“Focus on the positive side of things, but believe that the negative side can happen so have a contingency plan, knowing that, this can happen, but I know the probability of that worst-case scenario happening is low and I know what do in case the worst-case scenario happens. So be positive all the time even when you have a negative fact.” - Leslie Asanga

    “What I will say to anyone is that chase your dreams! Right? I know, it's been said 1000 times before but you know, you don't let your guard down. Forget about the failure, forget about everything else and go chase your dreams!” - Leslie Asanga

     
    LEAVE A REVIEW and tell us what you think about the episode so we can continue putting out the best content just for you!
    Connect with Living African Podcast: You can connect with us on Facebook, Instagram, YouTube, or Twitter, or send us an email at hello@livingafricanpodcast.com.
    Check out our website www.livingafricanpodcast.com for more resources and to learn more. Connect with host, Anyoh: You can connect with Anyoh on Facebook (@anyohf), Instagram (@anyohfombad), and Twitter (@anyohfombad).

    • 1 hr 13 min
    012: My Last Pulpit - LGBTQ+ Activism — with Mr. John Adewoye

    012: My Last Pulpit - LGBTQ+ Activism — with Mr. John Adewoye

    As mentioned in episode eight, last year - we got mixed feedback about the series of episodes we did with members of the LGBTQIA+ community to honor Pride Month. But in alignment with the goal of this podcast, not everyone will like every topic we talk about, especially topics that make people uncomfortable.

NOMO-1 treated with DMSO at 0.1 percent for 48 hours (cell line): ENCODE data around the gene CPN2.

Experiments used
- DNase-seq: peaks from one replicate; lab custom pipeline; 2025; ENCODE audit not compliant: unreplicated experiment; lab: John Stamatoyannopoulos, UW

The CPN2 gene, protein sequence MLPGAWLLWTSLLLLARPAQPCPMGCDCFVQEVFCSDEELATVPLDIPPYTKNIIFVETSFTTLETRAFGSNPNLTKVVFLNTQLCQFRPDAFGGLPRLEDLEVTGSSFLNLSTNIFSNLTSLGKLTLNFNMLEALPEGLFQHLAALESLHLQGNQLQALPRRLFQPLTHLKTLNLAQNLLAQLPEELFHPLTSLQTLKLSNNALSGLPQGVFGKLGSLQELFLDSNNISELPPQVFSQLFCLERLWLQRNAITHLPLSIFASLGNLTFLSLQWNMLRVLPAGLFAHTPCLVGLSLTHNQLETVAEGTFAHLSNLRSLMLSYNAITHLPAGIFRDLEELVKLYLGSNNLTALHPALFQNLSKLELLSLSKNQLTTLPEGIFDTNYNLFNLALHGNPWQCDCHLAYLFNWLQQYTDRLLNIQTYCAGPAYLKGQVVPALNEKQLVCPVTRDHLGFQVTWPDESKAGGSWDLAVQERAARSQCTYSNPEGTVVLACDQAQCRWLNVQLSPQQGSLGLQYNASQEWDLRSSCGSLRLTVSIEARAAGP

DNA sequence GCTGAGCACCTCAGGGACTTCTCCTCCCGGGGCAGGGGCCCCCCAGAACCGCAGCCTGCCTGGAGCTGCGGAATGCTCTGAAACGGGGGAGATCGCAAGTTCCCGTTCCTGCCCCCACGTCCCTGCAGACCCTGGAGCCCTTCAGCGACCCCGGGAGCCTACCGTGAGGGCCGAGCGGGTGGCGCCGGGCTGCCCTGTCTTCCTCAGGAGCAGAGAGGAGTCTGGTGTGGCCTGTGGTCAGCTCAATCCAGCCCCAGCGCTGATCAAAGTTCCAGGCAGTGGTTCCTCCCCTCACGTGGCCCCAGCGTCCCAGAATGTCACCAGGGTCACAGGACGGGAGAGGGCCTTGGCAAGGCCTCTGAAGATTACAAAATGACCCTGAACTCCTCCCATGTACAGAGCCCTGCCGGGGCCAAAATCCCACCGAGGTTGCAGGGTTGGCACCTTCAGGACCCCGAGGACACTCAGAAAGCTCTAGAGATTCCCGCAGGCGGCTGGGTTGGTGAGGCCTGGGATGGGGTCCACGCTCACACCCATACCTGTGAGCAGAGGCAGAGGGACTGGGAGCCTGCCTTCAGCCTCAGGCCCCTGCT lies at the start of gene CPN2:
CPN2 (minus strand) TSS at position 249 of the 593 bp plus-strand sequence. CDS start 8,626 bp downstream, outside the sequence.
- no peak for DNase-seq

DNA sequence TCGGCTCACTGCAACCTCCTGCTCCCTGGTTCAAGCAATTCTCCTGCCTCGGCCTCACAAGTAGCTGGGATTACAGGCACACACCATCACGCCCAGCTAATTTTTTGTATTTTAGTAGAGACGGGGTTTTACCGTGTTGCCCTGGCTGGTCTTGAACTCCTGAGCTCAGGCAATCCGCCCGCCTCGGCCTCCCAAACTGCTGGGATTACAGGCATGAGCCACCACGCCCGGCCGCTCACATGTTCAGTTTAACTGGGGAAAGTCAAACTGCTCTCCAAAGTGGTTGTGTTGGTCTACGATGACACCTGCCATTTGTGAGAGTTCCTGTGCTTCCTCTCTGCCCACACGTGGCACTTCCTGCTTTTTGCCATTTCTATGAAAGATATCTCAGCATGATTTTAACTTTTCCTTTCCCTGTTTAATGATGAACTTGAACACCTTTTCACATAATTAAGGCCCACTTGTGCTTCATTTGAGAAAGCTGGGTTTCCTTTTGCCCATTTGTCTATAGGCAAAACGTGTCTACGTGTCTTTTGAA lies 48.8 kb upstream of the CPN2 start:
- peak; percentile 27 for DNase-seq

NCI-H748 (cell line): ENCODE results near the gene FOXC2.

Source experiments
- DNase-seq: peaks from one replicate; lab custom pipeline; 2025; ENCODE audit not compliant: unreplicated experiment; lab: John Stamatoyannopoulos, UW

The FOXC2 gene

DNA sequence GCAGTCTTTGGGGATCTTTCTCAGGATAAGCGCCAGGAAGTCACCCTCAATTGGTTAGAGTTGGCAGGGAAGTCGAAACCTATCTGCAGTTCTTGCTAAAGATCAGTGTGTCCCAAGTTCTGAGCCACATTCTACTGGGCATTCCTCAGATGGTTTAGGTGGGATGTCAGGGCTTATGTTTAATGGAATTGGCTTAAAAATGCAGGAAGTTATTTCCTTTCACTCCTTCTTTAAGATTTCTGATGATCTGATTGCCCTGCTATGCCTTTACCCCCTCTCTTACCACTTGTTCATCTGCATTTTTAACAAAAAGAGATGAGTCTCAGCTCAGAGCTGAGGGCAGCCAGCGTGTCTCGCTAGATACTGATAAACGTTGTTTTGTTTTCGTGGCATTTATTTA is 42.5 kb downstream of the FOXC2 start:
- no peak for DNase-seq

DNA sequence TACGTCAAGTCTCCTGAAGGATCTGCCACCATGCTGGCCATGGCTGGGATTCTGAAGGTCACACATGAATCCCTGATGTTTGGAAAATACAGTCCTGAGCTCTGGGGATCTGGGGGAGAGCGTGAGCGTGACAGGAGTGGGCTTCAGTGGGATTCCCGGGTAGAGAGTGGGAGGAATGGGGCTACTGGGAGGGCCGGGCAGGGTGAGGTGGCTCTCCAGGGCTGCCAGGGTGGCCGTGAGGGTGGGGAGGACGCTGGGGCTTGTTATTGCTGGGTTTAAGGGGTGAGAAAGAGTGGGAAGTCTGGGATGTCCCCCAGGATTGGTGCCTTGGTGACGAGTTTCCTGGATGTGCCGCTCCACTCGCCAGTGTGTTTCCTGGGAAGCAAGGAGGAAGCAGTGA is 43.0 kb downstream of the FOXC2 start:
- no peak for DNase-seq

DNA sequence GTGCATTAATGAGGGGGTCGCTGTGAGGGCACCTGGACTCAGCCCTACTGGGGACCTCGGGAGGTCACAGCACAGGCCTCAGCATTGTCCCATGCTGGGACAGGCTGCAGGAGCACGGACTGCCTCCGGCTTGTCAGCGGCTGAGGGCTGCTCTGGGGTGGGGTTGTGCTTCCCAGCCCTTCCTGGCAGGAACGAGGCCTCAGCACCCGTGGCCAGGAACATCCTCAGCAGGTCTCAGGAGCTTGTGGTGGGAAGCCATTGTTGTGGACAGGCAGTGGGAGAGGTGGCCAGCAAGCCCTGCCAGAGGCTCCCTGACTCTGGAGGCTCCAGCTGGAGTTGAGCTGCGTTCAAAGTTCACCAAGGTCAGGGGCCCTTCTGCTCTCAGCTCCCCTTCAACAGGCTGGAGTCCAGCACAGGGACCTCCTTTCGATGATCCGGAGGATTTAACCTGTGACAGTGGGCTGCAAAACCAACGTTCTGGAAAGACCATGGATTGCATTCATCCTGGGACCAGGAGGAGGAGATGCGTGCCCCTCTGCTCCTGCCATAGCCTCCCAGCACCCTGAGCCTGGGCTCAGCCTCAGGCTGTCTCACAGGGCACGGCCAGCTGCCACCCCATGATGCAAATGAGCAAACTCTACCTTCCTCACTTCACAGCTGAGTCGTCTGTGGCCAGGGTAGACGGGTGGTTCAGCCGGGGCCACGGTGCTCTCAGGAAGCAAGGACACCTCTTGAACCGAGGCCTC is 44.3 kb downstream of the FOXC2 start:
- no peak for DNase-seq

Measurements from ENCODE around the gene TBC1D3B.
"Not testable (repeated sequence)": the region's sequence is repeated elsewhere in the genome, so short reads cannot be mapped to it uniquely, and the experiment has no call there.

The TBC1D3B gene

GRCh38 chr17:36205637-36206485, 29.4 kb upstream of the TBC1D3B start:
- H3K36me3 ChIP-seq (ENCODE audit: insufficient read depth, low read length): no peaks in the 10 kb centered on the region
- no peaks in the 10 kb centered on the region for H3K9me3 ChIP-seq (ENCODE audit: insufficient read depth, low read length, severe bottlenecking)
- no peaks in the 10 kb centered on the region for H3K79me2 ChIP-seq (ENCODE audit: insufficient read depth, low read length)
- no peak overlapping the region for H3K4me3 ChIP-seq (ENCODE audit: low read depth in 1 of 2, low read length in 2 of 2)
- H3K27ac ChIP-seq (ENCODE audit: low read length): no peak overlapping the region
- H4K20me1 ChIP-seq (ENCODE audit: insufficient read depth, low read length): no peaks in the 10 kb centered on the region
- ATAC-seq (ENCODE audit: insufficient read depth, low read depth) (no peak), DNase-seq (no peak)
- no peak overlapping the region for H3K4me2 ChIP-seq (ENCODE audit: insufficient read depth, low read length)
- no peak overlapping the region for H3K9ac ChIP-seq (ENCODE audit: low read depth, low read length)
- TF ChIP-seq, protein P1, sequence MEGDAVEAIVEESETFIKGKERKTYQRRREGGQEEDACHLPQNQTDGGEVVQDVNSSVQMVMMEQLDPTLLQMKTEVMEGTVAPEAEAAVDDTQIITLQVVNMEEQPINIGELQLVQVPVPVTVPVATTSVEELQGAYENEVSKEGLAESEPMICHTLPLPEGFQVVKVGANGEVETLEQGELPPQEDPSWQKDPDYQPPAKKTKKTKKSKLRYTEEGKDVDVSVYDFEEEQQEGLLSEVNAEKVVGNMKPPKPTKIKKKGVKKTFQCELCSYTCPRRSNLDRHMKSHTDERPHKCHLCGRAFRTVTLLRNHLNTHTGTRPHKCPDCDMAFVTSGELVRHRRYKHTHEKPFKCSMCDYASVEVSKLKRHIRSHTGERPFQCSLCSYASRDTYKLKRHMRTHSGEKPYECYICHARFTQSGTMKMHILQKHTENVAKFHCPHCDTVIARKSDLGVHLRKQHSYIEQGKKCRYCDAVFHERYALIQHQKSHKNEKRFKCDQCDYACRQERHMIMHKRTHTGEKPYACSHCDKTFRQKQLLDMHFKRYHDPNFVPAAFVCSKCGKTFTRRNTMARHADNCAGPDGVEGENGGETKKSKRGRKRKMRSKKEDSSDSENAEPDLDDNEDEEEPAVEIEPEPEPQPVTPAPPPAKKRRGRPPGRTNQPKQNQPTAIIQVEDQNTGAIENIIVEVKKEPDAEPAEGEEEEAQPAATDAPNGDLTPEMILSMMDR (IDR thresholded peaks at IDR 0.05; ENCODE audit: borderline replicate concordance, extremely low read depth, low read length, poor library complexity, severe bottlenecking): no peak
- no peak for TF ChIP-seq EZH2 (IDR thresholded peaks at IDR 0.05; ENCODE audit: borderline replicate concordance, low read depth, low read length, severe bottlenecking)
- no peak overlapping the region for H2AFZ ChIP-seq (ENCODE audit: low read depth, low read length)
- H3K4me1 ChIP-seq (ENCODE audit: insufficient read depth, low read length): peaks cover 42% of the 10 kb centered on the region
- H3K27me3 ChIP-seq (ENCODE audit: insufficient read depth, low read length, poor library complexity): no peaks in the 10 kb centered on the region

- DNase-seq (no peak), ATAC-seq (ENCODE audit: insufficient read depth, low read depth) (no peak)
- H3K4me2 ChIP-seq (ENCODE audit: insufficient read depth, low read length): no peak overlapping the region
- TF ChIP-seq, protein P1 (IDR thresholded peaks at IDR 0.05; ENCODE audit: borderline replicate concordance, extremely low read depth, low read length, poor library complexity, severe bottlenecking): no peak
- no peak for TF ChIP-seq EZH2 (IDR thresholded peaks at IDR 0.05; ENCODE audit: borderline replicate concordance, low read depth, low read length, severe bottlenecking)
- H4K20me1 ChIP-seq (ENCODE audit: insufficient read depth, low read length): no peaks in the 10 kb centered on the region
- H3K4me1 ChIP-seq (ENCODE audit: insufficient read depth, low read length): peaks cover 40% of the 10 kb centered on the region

You see, growing up, most of our parents never educated us on sex, relationships, and marriage because they believed that talking about it meant that they were encouraging us to do it. The truth is that as adults, many of us wish we had this education when we were younger. Also, whether they spoke to us about it or not, that didn’t mean sex and/or relationships weren’t still happening behind their backs.

    Using the same logic as the sex/relationship talk, whether we agree (or not) to educate ourselves about the lgbtqia+ community, or think that acknowledging them means encouraging their “practices” (as some people call it) in our African community, one FACT still remains: the lgbtqia+ community exists in the African community whether we agree or not. They are actually close family and friends and you may not even know it. You don’t have to agree with them or their values, but you should respect them for who they are and how they choose to live their life, just like you will expect to be respected. We can always agree to disagree in love and respect! I learnt a lot from this episode and hope you do too.